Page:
The opening session Monday amounted to a wholesale revisiting of the events four years ago, when Senate Republicans blocked President Barack Obama's nominee, in addition to Democrats' laser-focus on health care.
"So far, it's better than the hearings for Justice [Brett] Kavanaugh," Sen. John Kennedy (R-La.) opined, referring to the intense battle to confirm Kavanaugh to the high court.
But while lawmakers were addressing Barrett directly, she may as well have not been present. Senators on both sides of the aisle largely acknowledged the inevitability of Barrett's confirmation — even as they harangued each other during their opening statements in partisan terms, and as Republicans touted Barrett's "impeccable" credentials.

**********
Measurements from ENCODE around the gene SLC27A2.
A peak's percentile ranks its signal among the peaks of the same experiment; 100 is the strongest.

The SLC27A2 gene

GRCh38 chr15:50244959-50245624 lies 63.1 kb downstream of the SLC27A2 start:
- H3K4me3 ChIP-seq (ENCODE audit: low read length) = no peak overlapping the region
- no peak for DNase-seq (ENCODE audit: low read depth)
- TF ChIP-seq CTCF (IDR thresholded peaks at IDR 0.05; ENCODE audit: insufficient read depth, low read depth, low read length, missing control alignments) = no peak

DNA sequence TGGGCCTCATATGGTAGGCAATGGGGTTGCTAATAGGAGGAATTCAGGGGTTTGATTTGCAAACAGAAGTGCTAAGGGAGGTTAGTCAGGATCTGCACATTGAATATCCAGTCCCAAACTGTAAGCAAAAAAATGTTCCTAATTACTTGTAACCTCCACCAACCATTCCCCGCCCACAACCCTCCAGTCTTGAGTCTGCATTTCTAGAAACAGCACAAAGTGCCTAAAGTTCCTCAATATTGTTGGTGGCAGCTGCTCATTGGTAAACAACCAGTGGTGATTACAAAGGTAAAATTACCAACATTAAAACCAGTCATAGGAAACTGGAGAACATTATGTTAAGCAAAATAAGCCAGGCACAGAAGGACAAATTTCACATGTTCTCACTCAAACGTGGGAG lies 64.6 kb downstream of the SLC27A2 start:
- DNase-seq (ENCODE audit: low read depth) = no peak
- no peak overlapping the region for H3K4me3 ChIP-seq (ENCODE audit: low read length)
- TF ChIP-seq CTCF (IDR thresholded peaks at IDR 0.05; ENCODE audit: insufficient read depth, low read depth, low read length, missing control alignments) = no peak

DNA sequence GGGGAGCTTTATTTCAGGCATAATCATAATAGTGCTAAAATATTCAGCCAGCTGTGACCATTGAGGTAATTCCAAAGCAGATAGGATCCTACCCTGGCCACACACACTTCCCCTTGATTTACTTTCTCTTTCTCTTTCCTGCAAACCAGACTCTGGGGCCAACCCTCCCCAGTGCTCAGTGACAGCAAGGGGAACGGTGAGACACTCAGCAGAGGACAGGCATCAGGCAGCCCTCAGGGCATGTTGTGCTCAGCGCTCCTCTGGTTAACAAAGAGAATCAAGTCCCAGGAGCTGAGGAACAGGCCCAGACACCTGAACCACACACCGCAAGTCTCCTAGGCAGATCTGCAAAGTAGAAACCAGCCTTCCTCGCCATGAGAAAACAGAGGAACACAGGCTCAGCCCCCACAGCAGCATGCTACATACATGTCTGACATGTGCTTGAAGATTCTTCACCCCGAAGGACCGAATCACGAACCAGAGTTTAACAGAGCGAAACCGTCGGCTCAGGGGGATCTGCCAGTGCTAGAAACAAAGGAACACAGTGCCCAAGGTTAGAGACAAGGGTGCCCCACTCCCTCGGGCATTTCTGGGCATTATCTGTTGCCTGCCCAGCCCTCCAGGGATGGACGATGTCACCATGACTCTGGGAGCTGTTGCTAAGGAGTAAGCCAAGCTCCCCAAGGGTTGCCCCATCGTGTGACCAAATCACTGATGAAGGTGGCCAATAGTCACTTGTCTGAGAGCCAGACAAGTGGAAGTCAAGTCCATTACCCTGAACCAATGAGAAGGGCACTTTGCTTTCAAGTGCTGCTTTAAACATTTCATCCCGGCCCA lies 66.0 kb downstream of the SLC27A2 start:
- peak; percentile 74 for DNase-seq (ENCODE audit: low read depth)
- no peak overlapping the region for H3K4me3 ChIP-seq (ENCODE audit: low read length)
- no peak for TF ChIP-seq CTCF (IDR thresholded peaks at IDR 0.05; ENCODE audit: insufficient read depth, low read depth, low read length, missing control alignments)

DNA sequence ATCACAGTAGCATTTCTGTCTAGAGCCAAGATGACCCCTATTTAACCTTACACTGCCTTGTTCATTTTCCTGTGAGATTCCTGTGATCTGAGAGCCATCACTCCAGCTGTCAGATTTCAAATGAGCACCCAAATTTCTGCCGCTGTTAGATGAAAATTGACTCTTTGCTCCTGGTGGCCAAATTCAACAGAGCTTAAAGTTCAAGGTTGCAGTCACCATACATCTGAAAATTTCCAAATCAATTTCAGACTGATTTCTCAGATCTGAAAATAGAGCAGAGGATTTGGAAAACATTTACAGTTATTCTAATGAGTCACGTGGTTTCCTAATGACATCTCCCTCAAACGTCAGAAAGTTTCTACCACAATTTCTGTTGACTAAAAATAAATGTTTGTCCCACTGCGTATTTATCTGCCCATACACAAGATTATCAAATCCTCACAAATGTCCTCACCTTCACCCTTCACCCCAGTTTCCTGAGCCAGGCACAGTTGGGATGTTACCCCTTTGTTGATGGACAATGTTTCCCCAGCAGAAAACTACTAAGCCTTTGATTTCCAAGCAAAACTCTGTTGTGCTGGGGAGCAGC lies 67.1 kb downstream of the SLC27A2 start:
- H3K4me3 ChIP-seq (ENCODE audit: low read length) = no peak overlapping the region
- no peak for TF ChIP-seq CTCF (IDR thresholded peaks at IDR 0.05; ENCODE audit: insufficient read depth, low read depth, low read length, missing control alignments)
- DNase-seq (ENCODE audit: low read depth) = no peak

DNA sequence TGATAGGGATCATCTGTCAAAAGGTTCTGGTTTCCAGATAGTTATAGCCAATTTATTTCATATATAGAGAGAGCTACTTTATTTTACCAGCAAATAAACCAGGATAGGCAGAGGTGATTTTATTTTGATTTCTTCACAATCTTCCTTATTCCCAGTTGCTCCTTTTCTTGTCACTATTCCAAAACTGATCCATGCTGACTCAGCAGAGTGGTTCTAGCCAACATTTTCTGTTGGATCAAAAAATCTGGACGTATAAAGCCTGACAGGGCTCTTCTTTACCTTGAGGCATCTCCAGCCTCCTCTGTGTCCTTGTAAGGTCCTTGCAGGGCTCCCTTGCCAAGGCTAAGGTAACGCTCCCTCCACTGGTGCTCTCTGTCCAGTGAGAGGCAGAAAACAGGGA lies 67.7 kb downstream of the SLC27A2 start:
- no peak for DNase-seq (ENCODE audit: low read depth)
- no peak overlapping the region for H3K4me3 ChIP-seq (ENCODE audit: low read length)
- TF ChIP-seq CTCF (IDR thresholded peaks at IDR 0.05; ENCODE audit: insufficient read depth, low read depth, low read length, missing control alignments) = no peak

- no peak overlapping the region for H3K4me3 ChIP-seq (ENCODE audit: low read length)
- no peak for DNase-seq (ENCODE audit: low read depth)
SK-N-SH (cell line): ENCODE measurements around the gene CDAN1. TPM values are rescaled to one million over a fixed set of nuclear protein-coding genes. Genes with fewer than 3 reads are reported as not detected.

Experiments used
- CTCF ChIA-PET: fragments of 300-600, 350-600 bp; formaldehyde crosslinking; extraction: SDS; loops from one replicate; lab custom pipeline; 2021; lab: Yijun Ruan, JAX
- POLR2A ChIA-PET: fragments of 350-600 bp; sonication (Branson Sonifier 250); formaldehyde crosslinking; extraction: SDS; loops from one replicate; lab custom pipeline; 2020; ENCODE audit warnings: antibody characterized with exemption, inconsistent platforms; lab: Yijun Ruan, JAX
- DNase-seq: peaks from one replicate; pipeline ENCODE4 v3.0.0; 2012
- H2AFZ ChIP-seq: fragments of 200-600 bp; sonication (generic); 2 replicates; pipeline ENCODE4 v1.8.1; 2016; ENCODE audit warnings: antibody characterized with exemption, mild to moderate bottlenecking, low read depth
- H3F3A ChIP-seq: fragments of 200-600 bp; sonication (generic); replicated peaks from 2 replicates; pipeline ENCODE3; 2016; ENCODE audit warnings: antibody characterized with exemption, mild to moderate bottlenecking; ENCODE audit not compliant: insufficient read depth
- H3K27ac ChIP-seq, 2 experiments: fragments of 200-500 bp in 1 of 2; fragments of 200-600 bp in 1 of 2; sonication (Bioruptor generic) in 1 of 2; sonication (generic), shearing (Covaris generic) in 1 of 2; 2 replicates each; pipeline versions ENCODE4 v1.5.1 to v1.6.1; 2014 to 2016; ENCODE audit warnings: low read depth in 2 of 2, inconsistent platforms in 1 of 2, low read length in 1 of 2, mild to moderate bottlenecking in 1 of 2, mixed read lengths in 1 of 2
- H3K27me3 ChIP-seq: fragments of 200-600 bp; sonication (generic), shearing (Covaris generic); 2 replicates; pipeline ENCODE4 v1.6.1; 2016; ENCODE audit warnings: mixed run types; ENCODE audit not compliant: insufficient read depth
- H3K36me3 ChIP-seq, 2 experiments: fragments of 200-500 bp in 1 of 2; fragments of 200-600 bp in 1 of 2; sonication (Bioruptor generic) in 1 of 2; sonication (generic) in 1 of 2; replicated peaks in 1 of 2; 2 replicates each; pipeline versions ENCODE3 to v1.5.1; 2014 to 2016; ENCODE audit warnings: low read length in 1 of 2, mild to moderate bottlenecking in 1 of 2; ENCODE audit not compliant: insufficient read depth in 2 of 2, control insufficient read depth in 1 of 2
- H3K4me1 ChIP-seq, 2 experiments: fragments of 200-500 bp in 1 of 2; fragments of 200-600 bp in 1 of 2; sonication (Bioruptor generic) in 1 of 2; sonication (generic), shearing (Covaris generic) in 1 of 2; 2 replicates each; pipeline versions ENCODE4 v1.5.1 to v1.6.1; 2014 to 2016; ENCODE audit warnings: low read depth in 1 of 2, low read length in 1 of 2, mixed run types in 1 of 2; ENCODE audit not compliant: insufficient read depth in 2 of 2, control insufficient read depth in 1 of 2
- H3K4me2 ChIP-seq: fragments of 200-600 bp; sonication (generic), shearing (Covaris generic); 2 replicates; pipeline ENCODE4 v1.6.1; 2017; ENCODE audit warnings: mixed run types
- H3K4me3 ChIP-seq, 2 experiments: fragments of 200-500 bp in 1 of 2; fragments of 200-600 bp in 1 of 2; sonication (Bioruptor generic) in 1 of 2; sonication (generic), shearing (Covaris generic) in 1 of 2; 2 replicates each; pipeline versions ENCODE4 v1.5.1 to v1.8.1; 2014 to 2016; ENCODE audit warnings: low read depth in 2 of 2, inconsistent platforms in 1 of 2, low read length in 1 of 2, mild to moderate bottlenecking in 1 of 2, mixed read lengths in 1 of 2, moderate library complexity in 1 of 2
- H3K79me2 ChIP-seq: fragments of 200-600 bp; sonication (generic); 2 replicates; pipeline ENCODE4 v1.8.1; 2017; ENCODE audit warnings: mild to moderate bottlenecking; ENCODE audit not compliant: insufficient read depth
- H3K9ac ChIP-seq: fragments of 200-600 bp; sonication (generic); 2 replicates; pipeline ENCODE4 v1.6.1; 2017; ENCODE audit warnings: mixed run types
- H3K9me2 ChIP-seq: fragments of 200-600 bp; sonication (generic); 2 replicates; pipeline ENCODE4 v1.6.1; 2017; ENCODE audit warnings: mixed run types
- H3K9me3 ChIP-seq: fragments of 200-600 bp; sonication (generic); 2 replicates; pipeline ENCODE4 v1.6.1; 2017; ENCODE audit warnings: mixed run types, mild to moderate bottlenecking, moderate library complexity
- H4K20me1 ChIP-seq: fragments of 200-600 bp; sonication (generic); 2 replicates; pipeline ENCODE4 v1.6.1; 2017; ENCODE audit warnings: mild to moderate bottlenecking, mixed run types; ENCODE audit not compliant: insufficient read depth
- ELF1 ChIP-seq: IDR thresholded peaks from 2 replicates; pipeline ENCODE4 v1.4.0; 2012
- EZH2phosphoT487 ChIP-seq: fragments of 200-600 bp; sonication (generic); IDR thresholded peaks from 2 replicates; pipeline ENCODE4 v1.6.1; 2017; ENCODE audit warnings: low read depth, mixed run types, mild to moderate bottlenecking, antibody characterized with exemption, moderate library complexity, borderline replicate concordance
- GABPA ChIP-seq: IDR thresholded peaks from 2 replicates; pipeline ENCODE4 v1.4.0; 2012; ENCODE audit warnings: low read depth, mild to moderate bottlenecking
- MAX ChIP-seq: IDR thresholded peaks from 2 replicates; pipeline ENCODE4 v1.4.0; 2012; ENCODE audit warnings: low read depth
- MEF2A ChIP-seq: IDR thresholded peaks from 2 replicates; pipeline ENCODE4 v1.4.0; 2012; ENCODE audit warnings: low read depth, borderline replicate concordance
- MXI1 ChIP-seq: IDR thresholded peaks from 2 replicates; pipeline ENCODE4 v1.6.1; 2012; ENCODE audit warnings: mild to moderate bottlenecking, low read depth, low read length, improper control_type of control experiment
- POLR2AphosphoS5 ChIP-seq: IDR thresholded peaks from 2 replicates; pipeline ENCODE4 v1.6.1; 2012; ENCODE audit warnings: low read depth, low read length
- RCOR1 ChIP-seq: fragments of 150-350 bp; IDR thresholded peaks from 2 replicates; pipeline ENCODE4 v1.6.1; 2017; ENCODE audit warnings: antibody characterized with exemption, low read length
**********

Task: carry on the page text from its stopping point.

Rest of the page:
"Unless something really dramatic happens, all Republicans will vote yes and all Democrats will vote no," Judiciary Committee Chairman Lindsey Graham (R-S.C.) said, though he acknowledged that "this is going to be a long, contentious week."
With the presidential election less than a month away, Democrats have displayed a united front heading into the four-day slate of hearings, calling attention to the Trump administration's efforts to get rid of the Affordable Care Act and what they see as Senate Republicans' hypocrisy in seeking to confirm Barrett, 48, to the high court so close to ...
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